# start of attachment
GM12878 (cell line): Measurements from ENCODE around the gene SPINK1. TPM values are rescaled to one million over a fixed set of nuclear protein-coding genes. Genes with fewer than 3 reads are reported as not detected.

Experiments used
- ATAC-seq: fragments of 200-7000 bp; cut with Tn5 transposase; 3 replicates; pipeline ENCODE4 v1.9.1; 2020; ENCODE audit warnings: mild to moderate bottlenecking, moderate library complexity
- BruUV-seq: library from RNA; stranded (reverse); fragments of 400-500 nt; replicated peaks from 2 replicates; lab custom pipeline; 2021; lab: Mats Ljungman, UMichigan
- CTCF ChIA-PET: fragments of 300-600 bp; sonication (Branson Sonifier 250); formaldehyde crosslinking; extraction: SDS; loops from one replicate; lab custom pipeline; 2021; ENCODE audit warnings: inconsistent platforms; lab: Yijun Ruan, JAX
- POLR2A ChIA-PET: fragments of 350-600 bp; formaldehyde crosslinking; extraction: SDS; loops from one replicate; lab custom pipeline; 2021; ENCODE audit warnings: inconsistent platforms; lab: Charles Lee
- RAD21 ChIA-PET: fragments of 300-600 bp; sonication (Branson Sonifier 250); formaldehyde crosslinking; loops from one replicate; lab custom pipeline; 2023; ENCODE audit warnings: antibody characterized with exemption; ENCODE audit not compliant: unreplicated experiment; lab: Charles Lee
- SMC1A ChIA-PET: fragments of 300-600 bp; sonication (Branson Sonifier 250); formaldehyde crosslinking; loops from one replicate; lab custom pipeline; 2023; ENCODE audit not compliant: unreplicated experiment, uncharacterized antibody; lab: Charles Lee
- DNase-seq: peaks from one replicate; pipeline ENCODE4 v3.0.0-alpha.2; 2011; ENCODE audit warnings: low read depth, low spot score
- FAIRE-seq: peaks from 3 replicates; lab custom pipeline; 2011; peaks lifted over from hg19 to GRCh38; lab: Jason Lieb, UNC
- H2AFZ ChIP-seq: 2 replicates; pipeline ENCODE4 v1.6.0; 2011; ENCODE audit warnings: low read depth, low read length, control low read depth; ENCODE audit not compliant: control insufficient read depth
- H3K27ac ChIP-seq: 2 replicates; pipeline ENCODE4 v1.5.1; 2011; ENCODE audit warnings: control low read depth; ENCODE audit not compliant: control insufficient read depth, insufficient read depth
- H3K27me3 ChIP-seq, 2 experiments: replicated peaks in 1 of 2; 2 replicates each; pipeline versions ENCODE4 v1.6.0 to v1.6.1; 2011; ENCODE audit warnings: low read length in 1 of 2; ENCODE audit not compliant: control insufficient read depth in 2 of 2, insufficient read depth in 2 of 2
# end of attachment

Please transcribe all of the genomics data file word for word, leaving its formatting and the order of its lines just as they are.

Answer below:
GM12878 (cell line): Measurements from ENCODE around the gene SPINK1. TPM values are rescaled to one million over a fixed set of nuclear protein-coding genes. Genes with fewer than 3 reads are reported as not detected.

Experiments used
- ATAC-seq: fragments of 200-7000 bp; cut with Tn5 transposase; 3 replicates; pipeline ENCODE4 v1.9.1; 2020; ENCODE audit warnings: mild to moderate bottlenecking, moderate library complexity
- BruUV-seq: library from RNA; stranded (reverse); fragments of 400-500 nt; replicated peaks from 2 replicates; lab custom pipeline; 2021; lab: Mats Ljungman, UMichigan
- CTCF ChIA-PET: fragments of 300-600 bp; sonication (Branson Sonifier 250); formaldehyde crosslinking; extraction: SDS; loops from one replicate; lab custom pipeline; 2021; ENCODE audit warnings: inconsistent platforms; lab: Yijun Ruan, JAX
- POLR2A ChIA-PET: fragments of 350-600 bp; formaldehyde crosslinking; extraction: SDS; loops from one replicate; lab custom pipeline; 2021; ENCODE audit warnings: inconsistent platforms; lab: Charles Lee
- RAD21 ChIA-PET: fragments of 300-600 bp; sonication (Branson Sonifier 250); formaldehyde crosslinking; loops from one replicate; lab custom pipeline; 2023; ENCODE audit warnings: antibody characterized with exemption; ENCODE audit not compliant: unreplicated experiment; lab: Charles Lee
- SMC1A ChIA-PET: fragments of 300-600 bp; sonication (Branson Sonifier 250); formaldehyde crosslinking; loops from one replicate; lab custom pipeline; 2023; ENCODE audit not compliant: unreplicated experiment, uncharacterized antibody; lab: Charles Lee
- DNase-seq: peaks from one replicate; pipeline ENCODE4 v3.0.0-alpha.2; 2011; ENCODE audit warnings: low read depth, low spot score
- FAIRE-seq: peaks from 3 replicates; lab custom pipeline; 2011; peaks lifted over from hg19 to GRCh38; lab: Jason Lieb, UNC
- H2AFZ ChIP-seq: 2 replicates; pipeline ENCODE4 v1.6.0; 2011; ENCODE audit warnings: low read depth, low read length, control low read depth; ENCODE audit not compliant: control insufficient read depth
- H3K27ac ChIP-seq: 2 replicates; pipeline ENCODE4 v1.5.1; 2011; ENCODE audit warnings: control low read depth; ENCODE audit not compliant: control insufficient read depth, insufficient read depth
- H3K27me3 ChIP-seq, 2 experiments: replicated peaks in 1 of 2; 2 replicates each; pipeline versions ENCODE4 v1.6.0 to v1.6.1; 2011; ENCODE audit warnings: low read length in 1 of 2; ENCODE audit not compliant: control insufficient read depth in 2 of 2, insufficient read depth in 2 of 2